In the 2000s, Norman has performed live. In 2003, he performed a benefit concert for the Jazz Foundation at the Gilsey House in New York.[20] In 2007, he took part in the Jazz Foundation's annual "Great Night in Harlem", performing "Time Is on My Side".[21] As of 2007, Norman was performing locally in Manhattan.[18]

Norman died on November 8, 2011, in New York City after a long illness. He had held his last public performance on October 29, 2011, for the Jazz Foundation of America.[22] Married three times, he was the father of two children.[2][3]


Chart singles

Year Single Chart Positions
US Pop[23] US
1962 "I Don't Love You No More (I Don't Care About You)" 47 21
1966 "Can You Blame Me" - 35


  1. {{#invoke:citation/CS1|citation |CitationClass=web }}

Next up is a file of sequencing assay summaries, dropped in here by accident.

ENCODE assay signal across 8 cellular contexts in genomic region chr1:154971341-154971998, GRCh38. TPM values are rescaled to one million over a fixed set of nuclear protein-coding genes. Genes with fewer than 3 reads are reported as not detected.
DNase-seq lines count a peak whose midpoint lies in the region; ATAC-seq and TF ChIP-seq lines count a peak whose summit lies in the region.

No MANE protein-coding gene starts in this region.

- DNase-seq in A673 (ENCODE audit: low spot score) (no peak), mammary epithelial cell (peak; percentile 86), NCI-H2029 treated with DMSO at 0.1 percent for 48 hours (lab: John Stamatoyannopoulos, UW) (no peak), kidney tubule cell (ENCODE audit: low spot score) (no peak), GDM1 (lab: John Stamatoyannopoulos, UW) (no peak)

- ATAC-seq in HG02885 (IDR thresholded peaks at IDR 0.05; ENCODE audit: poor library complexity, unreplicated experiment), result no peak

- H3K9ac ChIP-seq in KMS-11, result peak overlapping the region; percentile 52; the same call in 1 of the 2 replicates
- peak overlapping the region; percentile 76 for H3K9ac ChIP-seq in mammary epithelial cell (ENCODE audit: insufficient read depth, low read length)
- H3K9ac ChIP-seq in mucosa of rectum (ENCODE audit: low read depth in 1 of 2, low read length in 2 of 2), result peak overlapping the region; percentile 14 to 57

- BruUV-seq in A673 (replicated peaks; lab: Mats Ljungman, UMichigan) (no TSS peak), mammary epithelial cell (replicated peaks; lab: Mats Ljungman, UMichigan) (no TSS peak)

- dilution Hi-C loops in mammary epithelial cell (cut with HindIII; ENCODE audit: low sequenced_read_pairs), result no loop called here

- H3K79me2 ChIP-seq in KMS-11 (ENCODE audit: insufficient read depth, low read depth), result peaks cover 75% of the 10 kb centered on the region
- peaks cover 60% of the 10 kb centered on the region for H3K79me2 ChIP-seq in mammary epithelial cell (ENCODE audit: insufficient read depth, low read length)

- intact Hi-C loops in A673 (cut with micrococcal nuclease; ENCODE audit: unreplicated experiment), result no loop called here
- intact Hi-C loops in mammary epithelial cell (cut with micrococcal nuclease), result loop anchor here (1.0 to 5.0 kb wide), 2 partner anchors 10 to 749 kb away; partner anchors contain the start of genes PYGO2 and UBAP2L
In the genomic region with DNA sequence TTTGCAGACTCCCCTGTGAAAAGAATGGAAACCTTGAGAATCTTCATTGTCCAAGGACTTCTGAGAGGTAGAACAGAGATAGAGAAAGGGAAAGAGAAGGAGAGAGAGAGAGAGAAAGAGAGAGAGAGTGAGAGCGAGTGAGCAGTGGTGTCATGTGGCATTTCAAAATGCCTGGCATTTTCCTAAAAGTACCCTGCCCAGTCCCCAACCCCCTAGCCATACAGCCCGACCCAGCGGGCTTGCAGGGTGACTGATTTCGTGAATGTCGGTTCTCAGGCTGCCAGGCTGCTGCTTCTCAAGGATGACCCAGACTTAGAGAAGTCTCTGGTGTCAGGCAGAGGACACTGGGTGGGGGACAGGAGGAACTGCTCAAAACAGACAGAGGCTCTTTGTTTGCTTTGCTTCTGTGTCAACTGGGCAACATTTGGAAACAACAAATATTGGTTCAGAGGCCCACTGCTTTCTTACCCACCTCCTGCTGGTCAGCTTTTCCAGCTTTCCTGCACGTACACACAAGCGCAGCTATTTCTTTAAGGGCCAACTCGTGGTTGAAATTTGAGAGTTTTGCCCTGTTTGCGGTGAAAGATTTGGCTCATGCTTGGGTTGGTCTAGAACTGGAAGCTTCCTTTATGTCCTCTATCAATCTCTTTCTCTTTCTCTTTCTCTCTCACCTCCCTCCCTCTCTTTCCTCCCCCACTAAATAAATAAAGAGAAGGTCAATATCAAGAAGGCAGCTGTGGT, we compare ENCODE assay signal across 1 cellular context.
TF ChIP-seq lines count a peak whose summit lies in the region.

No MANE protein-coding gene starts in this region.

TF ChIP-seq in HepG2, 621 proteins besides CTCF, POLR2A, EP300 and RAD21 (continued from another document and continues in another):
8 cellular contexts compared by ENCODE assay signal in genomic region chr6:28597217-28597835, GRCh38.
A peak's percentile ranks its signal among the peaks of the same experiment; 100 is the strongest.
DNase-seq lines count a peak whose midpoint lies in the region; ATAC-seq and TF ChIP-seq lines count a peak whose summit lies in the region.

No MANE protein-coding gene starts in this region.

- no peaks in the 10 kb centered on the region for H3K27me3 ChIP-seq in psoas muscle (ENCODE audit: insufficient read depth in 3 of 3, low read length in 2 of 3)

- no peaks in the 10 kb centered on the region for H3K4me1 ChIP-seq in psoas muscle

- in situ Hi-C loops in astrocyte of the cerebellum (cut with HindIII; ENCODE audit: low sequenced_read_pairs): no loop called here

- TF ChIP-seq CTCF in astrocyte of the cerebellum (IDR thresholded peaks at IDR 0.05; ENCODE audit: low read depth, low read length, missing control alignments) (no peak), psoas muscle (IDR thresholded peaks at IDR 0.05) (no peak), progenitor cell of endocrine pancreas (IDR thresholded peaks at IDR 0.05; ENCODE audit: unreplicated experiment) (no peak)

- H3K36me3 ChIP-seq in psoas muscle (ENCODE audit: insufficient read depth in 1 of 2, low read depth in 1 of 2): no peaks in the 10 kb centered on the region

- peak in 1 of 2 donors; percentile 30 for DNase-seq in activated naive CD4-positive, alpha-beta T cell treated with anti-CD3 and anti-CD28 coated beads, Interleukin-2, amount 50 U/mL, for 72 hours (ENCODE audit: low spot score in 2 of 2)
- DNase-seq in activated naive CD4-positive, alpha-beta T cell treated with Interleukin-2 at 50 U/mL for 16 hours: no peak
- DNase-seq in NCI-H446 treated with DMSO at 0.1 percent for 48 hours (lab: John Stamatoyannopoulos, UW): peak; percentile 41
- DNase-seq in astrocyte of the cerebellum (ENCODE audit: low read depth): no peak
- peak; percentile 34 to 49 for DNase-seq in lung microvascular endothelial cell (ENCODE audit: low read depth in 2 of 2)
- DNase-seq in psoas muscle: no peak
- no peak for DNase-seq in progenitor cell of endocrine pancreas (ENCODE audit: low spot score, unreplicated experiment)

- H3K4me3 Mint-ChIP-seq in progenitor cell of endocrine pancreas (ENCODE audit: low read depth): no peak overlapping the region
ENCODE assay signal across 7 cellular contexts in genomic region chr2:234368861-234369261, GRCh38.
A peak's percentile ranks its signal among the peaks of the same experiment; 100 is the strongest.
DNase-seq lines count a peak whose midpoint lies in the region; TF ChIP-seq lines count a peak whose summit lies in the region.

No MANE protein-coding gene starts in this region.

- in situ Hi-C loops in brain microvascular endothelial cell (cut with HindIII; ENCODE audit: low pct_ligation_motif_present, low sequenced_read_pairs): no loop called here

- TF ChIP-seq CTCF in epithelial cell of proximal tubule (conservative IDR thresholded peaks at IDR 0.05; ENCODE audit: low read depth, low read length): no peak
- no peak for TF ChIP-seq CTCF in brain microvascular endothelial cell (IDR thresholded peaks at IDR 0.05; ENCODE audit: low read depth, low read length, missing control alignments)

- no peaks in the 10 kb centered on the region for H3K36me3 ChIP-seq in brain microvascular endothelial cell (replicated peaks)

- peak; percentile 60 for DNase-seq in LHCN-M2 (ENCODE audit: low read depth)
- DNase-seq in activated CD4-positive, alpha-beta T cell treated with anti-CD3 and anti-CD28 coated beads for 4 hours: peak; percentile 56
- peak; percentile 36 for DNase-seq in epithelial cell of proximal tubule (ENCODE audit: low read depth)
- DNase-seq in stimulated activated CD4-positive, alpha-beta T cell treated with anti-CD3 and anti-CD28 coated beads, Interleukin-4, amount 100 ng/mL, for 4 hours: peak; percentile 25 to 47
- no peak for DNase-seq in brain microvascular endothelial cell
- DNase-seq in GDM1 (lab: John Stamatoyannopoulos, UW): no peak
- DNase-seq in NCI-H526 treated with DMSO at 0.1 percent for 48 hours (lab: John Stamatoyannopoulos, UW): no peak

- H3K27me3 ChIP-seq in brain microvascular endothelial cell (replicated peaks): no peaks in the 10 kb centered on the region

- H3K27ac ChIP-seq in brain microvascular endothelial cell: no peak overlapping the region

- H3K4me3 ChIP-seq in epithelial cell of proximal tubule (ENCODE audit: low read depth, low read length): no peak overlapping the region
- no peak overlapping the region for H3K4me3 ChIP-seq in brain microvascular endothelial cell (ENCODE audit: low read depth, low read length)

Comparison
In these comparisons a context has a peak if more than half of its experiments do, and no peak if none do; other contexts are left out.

2. 2.0 2.1 2.2 2.3 2.4 Briggs, Jimmie, After the music, The Crisis, JulyAugust 2005. URL accessed on 2009-01-04.
  3. 3.0 3.1 3.2 3.3 3.4 3.5 3.6 Campbell, Howard, Jamming with Jimmy Norman, The Jamaica Observer, 2002-11-22. URL accessed on 2009-01-04.
  4. Jimmy Norman Billboard singles at All Music Guide
  5. 5.0 5.1 5.2 5.3 5.4 5.5 Sisario, Ben, The songs (with a bumpy detour) never end, The New York Times, 2004-11-03. URL accessed on 2009-01-04.
  6. {{#invoke:citation/CS1|citation |CitationClass=web }}
  7. 7.0 7.1 7.2 Geldeart, Gary (2008). Jimi Hendrix  From the Benjamin Franklin Studios 3rd Edition Part 1: The Complete Guide to the Recorded Work of Jimi Hendrix, Jimpress.
  8. Geldeart, Gary (2007). Jimi Hendrix  the Studio Log: A Complete Chronological Guide to Jimi Hendrix's Studio Recording Sessions, Jimpress.
  9. Doggett, Peter (2004). Jimi Hendrix: The Complete Guide to His Music, Omnibus Press.
  10. Groove Maker at All Music Guide
  11. Roby, Steven (2002). Black Gold: The Lost Archives of Jimi Hendrix, Watson-Guptill.
  12. 12.0 12.1 Shadwick, Jimi (2003). Jimi Hendrix: Musician, Backbeat Books.
  13. 13.0 13.1 13.2 13.3 13.4 McKinley, Jesse, Pre-reggae tape of Bob Marley is found and put on auction, The New York Times, 2002-12-19. URL accessed on 2009-01-04.